July 1st 2021. For most people this was just another day of the year. But today was more than that for us and for you. You would’ve known that had you shown up back in May but you didn’t. It is a day you probably will try to forget about and pretend didn’t happen; but the signed court order says otherwise. But let’s start at the beginning, so people get the whole story, or at least the part I have been around for.
Early 2018, March 3rd to be exact, the day I met “your” daughter. She opened up to me right away as I let her paint my face, style my hair, and watched a movie with her on the couch. She was the cutest little 4 year old with the brightest blue eyes and most contagious laugh. Before her Dad introduced me to her I was so worried about numerous things: would she like me? would she think I’m fun? Would she want to share her Dad with me? and the worst of all would she end up breaking my heart somehow? Despite all the unknowns of where this relationship with her Dad, as well as her, would go I jumped head-first into the deep end. Two days later, March 5th, “your daughter” asked if she could call me Mom. I was thrown completely off guard, taking the rose she bought me into my hand trying to think of how to answer her. She must’ve known she caught me off guard because she then countered with “Sam Mom” and I replied that was perfect. At this point into my relationship with her Dad, I knew very little about you. I knew you were in a rehab facility and were getting out in April sometime. Given my background in mental health I was super proud of you taking the right steps in your addiction to be there for your daughter. While I was developing a relationship with “your daughter” I made sure to not step on your toes. I would ask about you as we laid in bed at night finishing a story with a picture of the two of you taped to the top of her bunk bed. “Your daughter” never really had too much to say about you, beyond the “I miss her”, but what 4 year old really held long conversations, ya know?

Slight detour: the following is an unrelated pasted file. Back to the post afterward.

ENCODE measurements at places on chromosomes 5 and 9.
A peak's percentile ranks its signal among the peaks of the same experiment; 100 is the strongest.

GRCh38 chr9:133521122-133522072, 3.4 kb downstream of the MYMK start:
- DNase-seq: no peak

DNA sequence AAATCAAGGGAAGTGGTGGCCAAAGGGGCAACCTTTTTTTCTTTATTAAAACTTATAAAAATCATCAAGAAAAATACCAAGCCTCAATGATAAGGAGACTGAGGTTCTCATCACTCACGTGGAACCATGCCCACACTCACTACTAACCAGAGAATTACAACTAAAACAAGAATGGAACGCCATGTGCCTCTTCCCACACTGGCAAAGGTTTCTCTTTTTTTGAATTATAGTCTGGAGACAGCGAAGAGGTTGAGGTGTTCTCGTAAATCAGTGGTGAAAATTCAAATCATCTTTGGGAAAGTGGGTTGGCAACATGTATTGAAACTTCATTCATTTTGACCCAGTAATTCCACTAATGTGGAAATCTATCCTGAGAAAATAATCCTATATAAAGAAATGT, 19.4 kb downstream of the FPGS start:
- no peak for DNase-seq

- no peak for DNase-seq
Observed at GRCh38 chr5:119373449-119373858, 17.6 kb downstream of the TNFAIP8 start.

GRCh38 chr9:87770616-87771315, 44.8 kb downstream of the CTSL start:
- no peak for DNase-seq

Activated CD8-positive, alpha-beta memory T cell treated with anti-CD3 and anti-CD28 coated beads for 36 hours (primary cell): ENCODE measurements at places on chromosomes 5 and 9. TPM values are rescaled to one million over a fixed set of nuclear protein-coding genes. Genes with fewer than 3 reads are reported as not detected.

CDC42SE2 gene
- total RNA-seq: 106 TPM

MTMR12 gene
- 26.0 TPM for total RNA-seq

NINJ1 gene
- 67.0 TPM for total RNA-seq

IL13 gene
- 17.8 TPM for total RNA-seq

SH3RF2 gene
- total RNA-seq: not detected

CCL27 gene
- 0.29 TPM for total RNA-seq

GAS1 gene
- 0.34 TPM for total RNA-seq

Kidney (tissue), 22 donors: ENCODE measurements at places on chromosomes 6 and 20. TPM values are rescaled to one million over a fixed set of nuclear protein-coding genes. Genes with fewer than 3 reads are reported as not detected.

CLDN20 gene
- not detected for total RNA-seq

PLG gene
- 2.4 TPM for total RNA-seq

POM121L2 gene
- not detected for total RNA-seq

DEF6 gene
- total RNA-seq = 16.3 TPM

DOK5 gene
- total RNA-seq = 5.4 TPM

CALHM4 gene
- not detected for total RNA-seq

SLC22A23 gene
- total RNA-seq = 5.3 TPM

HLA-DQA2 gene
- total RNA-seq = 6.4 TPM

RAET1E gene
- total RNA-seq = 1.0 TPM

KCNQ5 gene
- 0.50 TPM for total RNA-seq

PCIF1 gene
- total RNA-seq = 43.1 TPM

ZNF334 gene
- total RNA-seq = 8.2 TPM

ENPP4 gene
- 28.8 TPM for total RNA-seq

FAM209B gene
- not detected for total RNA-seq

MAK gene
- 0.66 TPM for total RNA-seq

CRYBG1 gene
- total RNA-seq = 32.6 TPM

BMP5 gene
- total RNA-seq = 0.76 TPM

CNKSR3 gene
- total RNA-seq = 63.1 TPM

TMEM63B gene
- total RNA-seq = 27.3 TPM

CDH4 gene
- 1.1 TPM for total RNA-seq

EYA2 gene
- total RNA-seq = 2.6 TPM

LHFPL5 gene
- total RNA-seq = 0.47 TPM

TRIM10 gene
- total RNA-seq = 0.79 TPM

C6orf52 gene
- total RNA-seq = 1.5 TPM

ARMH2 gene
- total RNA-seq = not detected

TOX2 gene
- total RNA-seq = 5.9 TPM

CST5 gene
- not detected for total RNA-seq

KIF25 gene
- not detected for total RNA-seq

Anyways, fast forward to April 2018. You were released from rehab and we brought “your daughter” to surprise you at a restaurant. It had been months since you had seen her and my heart was so happy for not only her but you. As we entered the restaurant and “your daughter” walked up to you, the tears started to fall; not from your eyes but from mine. I couldn’t control my emotions with this mother daughter reunion that was about to happen. Yet you didn’t get emotional, instead, you gave “your daughter” a one armed hug, grabbed the flowers from her and then sat down at the table again. “Your daughter” came right back to her father and took turns sitting on my lap and his lap for the entirety of dinner. I was so confused with this family dynamic but tried not to read too much into it. What happened next I will never forget (and neither has “your daughter”); we went to depart ways in the parking lot and “your daughter”became extremely upset because she was afraid she wasn’t going to see you again. You looked her dead in the face and PROMISED you were never going to go away again. And that’s when my heart dropped into my stomach and I wanted to vomit. I sat in the car with “your daughter” screaming and crying the entire way home as I sat in the front seat crying with her. I cried for the little girl who had this not so normal fear that her mother may not come back. I knew deep down the promise you made was a promise that shouldn’t have ever left your lips. While I hoped to God you wouldn’t break it, I knew the rates of relapse given your drug of choice, yet I silently prayed you’d follow through with it. But you didn’t. I don’t think you even tried honestly. You tried harder to hide the drugs and bad choices than you did at keeping that promise to your daughter. Two months after reuniting with your daughter we held a co-parenting style birthday party for her. You showed up an hour late, left after maybe 2 hours, and spent the majority of the time smoking instead of swimming in the pool with her. You didn’t sit with her and open gifts, you didn’t swim with her, and you didn’t help decorate either. But you did leave the party, pissed at “your daughter” because she accidently called me Mom while I was playing in the pool with her. You left to go hang out with your new boyfriend without a second thought or care in the world. But don’t worry, I sat with “your daughter” for at least an hour in her bed later that night as she cried because you left and because “she made you mad”. Yet again I tried to sugar coat your poor choices and I put out the fire like I always did. Despite you sending “your daughter” home to break my glasses or tell me I was ugly and my makeup was horrible, I would sit there at night and talk about you in the most positive way possible, because that’s what “your daughter” deserved.